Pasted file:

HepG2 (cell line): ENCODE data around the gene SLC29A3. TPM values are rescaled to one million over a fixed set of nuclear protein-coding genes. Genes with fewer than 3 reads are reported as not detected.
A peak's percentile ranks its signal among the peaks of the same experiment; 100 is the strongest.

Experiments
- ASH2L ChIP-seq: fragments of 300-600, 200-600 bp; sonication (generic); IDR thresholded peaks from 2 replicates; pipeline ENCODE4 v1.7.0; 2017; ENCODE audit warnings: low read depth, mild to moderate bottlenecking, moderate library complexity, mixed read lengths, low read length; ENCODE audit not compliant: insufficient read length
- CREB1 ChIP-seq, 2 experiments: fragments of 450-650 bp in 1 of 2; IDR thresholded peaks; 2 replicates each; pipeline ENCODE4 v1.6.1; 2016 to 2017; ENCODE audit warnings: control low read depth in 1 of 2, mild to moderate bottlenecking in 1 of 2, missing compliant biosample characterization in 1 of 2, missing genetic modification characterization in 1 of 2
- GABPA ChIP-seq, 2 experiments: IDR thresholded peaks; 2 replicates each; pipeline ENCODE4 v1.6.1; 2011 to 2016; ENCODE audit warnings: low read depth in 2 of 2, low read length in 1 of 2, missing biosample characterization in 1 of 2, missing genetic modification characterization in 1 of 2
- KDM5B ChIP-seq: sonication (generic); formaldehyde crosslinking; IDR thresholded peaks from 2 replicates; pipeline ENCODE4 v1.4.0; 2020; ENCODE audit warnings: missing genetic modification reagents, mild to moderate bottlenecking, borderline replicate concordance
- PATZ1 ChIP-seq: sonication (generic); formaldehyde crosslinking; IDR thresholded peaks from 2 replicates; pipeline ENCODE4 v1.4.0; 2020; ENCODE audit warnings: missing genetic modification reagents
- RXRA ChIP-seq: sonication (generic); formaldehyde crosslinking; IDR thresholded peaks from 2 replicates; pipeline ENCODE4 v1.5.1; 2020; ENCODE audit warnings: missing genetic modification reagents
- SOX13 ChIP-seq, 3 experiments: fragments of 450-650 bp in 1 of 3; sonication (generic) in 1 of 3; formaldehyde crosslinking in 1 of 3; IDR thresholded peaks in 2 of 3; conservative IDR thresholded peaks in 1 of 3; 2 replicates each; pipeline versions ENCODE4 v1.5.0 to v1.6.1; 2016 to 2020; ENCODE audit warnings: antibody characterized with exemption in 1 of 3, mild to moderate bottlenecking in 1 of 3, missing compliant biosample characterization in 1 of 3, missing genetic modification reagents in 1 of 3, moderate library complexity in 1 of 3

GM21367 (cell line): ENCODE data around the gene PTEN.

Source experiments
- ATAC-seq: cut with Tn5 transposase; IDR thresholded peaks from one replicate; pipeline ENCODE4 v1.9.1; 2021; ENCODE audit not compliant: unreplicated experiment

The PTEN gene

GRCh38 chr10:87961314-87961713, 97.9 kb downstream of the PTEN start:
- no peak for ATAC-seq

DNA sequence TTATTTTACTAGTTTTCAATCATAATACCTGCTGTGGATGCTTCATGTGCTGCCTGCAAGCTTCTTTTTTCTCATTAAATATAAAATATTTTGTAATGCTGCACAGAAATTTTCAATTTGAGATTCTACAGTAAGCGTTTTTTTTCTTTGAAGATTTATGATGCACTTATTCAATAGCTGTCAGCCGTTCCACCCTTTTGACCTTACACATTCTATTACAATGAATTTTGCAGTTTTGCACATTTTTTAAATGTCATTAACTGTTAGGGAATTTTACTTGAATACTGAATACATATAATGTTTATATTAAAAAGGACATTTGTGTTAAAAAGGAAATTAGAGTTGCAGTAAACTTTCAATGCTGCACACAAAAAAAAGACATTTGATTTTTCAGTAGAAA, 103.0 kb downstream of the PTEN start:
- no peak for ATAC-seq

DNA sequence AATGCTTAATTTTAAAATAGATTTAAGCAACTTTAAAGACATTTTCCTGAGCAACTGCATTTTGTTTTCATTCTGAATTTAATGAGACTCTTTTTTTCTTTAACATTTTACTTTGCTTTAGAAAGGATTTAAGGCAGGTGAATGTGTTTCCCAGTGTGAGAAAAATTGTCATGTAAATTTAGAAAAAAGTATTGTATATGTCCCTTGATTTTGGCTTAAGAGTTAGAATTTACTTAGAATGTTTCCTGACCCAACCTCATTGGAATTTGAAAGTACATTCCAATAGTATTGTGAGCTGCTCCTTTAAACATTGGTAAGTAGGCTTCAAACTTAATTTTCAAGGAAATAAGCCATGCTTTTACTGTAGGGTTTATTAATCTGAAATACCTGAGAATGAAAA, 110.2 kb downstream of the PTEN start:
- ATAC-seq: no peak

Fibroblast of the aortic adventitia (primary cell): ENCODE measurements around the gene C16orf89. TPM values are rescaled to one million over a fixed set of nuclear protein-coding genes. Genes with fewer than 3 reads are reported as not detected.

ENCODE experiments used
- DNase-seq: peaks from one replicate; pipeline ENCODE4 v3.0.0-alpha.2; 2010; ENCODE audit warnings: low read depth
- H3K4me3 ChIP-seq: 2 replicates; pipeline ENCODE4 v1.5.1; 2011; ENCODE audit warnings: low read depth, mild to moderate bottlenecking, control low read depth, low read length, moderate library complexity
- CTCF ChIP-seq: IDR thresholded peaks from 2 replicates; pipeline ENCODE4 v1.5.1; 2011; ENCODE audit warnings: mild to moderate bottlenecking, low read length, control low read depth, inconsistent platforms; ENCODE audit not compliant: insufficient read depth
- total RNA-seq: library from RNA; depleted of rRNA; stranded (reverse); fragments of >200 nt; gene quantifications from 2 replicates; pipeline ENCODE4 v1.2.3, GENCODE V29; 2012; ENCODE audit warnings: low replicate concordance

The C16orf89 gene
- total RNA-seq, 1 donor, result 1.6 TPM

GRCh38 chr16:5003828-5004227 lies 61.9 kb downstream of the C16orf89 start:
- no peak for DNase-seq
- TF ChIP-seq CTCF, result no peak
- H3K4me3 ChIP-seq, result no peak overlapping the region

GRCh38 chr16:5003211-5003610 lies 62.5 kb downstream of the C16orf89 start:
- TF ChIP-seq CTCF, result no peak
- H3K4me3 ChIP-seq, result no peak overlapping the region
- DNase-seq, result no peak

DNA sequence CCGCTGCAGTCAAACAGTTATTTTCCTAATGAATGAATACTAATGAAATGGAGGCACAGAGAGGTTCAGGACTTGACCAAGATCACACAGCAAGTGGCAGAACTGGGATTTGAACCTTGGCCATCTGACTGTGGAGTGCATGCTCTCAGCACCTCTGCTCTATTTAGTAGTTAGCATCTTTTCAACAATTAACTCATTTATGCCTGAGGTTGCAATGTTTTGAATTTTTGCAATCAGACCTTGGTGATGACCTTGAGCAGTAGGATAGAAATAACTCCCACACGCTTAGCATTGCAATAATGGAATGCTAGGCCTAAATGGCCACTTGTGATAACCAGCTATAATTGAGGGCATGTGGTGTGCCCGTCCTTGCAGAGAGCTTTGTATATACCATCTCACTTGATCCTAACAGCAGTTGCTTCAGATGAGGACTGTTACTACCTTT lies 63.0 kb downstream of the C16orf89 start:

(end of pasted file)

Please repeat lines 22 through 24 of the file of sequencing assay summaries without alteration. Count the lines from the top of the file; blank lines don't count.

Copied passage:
ENCODE experiments used
- DNase-seq: peaks from one replicate; pipeline ENCODE4 v3.0.0-alpha.2; 2010; ENCODE audit warnings: low read depth
- H3K4me3 ChIP-seq: 2 replicates; pipeline ENCODE4 v1.5.1; 2011; ENCODE audit warnings: low read depth, mild to moderate bottlenecking, control low read depth, low read length, moderate library complexity